Second, Income Statements are more concerned with revenue and not collecting the revenue. The Cash Budget focuses on the collections piece in the form of cash.
Third, depreciation of a fixed asset is shown on an income statement as an expense where the Cash Budget looks at the cash transaction of the asset.
So while, they appear to look the same, they are different. They both are important in the financial analysis of TFC and are related in certain aspects, but there are also differences, as each one has a specific purpose. The Income Statement looks at profit or loss over a specific period while the Cash Budget
looks at TFC’s liquidity position in the future.
• Select all the reasons how Income statements differ from Cash Budgets
A) Cash Budgets are recorded on a cash basis while Income Statements record transactions on an accrual basis (Correct – cash budgets want to see how cash is changing while income statements are more focused on profits)
B) Depreciation Expense is recorded as an expense on Income Statements but not with Cash Budgets. (Correct – Depreciation is not recorded on Cash Budgets because cash is not changing hands)
C) Dividend policy is determined but Cash Budget not Income Statement (Incorrect – while both the Cash Budget and Income Statement are considered when establishing the dividend policy the
Board of Directors will approve the dividend payments
D) Income Statements are more about profitability while Cash Budgets are about liquidity (Correct – Cash budgets are concerned about cash inflows and outflows)
• Next Slide
• Don in conference room
• Linda in conference room
FIN534_9_12_Don-1: Excellent work. Linda your Intern is incredible.
FIN534_9_12_Linda-1: I know Don. Throughout this entire process the Intern has been doing great work. You can tell that Strayer University is really preparing their students in making these difficult financial
FIN534_9_12_Don-2: I agree Linda. Keep in mind that the Cash Budget that TFC prepared covers the areas of bringing in cash and spending it. Detailed analysis is needed to help with decision making. And our analysis has shown us that we need to look at our payment plans to our Body Builders as well as negotiating our capital expenditure for this expansion project.
I will be meeting with Joe later to share the results with him
FIN534_9_12_Linda-2: And let’s not forget our Board members. If it weren’t for them we would not have analyzed both the Dividend Policy and Cash Budget as we did. It is nice to have an engaging Board of Directors who know what questions to ask.
• Linda Summary
FIN534_9_13_Linda-1: The Cash Budget is a financial form that appears to be straightforward is more than that. As we see, the Cash Budget is very important! It allows us to determine how much credit can be extended before we have liquidity problems.
We started by looking at TFC’s remaining six month Cash Budget. Typically Cash Budgets are on a year basis but since we want to work on the project now, we reviewed the last six months. We learned that while the Cash Budget may look like the Income Statement, there are a lot of differences. One of the primary differences is that the Income Statement is usually on an accrual basis while the Cash Budget is on a cash basis.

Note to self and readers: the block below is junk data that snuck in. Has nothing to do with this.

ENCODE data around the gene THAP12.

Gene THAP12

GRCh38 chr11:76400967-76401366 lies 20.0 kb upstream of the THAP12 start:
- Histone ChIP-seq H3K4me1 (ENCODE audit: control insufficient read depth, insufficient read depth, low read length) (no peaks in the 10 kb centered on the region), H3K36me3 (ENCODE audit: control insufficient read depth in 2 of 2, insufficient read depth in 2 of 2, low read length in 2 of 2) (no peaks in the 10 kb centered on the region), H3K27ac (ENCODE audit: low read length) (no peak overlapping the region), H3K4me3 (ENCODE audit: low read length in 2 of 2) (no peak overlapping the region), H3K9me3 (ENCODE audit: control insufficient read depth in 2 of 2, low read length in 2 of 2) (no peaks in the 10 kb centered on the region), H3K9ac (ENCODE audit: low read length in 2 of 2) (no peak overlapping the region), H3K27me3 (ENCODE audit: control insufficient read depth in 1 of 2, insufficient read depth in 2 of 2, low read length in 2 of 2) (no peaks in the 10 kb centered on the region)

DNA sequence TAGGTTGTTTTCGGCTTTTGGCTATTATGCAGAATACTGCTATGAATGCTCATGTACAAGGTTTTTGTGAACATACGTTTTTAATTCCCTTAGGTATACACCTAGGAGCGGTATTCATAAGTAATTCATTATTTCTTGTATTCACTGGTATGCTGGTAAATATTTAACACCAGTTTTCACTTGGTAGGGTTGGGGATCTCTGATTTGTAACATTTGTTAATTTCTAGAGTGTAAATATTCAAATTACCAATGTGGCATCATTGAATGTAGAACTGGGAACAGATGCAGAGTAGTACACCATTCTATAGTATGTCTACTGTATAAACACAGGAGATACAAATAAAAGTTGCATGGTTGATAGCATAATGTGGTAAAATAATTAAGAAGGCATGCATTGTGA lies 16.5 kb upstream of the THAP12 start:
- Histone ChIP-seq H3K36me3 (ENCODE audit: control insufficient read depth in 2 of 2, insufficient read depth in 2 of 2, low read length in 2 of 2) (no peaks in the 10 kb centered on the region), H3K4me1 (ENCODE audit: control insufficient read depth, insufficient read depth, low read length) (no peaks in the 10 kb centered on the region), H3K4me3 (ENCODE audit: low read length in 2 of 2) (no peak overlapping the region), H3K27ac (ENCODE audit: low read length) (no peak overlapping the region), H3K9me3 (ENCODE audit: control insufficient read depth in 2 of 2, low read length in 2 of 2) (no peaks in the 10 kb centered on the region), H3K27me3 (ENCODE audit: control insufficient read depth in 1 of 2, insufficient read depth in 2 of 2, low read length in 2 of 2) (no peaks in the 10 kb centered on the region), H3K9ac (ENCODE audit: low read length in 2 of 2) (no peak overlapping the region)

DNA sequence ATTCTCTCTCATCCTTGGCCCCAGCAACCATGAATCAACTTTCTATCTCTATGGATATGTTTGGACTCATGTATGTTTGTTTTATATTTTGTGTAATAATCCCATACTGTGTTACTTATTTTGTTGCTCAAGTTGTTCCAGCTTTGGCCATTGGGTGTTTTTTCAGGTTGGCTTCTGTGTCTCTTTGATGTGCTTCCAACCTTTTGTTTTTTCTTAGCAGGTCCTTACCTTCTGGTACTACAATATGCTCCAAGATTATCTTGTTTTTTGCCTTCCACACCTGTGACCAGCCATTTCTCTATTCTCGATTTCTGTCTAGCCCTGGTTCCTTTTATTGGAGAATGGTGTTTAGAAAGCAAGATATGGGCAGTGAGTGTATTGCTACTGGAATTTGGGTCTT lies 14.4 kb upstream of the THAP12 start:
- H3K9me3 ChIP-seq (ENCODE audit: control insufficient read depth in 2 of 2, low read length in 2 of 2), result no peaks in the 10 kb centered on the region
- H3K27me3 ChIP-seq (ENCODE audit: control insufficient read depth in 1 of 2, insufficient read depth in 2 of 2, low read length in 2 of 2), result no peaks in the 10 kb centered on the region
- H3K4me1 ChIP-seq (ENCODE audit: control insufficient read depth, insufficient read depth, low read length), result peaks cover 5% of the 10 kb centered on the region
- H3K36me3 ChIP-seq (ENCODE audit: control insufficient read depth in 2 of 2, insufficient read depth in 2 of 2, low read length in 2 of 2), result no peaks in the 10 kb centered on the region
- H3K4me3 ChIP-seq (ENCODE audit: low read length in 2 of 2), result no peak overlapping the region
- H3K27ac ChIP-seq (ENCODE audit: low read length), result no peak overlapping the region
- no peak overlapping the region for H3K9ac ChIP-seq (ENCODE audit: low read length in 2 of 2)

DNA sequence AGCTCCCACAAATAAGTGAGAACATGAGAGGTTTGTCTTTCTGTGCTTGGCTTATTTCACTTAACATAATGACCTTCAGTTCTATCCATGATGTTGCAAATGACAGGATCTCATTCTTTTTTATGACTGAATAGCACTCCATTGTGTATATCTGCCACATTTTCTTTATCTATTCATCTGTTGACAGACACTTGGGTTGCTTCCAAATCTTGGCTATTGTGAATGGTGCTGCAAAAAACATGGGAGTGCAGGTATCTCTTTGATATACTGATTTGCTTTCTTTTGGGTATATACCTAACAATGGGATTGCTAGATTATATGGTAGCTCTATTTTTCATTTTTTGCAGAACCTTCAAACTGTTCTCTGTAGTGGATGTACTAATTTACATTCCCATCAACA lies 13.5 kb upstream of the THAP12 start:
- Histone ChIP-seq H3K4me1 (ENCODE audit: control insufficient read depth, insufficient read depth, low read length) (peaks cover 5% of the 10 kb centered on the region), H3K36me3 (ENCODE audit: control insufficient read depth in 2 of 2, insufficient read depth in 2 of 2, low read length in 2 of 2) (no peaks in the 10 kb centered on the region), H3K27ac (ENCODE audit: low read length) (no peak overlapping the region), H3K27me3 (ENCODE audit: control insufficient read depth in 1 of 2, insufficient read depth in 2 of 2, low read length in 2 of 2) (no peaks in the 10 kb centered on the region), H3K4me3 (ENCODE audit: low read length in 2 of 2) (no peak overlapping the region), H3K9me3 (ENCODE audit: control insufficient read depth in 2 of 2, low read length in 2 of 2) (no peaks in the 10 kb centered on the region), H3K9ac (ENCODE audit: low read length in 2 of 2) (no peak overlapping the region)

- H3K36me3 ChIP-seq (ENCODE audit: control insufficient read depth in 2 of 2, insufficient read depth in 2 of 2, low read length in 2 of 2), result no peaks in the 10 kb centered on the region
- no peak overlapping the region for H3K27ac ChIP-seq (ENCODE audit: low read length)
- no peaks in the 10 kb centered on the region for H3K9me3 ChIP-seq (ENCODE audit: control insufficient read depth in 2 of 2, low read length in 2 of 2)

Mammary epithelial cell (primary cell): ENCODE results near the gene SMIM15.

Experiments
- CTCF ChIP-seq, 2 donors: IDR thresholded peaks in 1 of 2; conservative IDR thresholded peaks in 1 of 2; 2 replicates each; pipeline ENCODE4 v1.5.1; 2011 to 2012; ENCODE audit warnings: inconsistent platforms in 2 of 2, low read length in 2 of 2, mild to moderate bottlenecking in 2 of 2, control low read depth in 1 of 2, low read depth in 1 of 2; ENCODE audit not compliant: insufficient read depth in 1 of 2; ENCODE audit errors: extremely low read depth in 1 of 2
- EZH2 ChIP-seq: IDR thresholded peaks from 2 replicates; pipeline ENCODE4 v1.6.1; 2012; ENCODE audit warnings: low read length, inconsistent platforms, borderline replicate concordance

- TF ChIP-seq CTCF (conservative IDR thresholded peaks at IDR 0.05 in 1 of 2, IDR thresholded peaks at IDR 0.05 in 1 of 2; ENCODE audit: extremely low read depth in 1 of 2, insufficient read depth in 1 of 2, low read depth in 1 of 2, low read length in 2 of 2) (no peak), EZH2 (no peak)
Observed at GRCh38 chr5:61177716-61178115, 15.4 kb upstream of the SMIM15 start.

We also learned that detailed projections are important as they are used to assess the overall expected cash position of TFC. And any change
in them can affect this expected cash position.
And let’s not forget that Income Statements are primarily focused on profitability while Cash Budgets are focused on liquidity.
So while TFC has many financial forms, each has a particular emphasis. The Cash Budget focuses on the inflows and outflows of cash. And we all know how important cash is to TFC.
All this talk about cash has made me ready for a workout. Let's go!
• Closing slide
|TFC's Cash Budget, July - December, 2013 (Dollars in Thousands)|
|Payment Terms For Body Builders:||Current|
|Percentage of Body Builders who pay in 1st month||50%|
|Percentage of Body Builders who pay in 2nd|
|Percentage of Body Builders who don't pay in 1st or 2nd month.||5%|
|Bad debt Percentage (not collected) - reduces 3rd month payments|
colspan="2">TFC's Cash Budget, July - December, 2013 (Dollars in Thousands)
|Projected Cash Transactions:||May||June||July||August||Sept||Oct||Nov||Dec|
|Cash Collections on sales:|
|During Current month:|
|During 2nd month:||0.45||(prior month's sales)||$24,750.0||$24,750.0||$24,750.0||$22,500.0||$22,500.0||$27,000.0|
|Due in 3rd month:|
|(sales 2 months ago)||$2,750.0||$2,750.0||$2,750.0||$2,750.0||$2,500.0||$2,500.0|
|Less bad debts (BD% × Sales 2 months ago)||−$550.0||−$550.0||−$550.0||−$550.0||−$500.0||−$500.0|
|Other payments (interest on LT bonds, dividends,|
|Payment for expansion project and|
|Total Cash Payments:||$45,000.0||$45,000.0||$51,900.0||$53,000.0||$53,000.0||$84,900.0|
|Assuming zero cash to begin forecasted period||$0.0|
|Net cash flow: Total Cash Collections – Total Cash|
|Cumulative Cash Balance||$9,450.0||$18,900.0||$18,950.0||$15,650.0||$17,150.0||−$8,750.0|
|Target cash balance per month||$10,000.0||$10,000.0||$10,000.0||$10,000.0||$10,000.0||$10,000.0|
|Cash Surplus or Shortage per|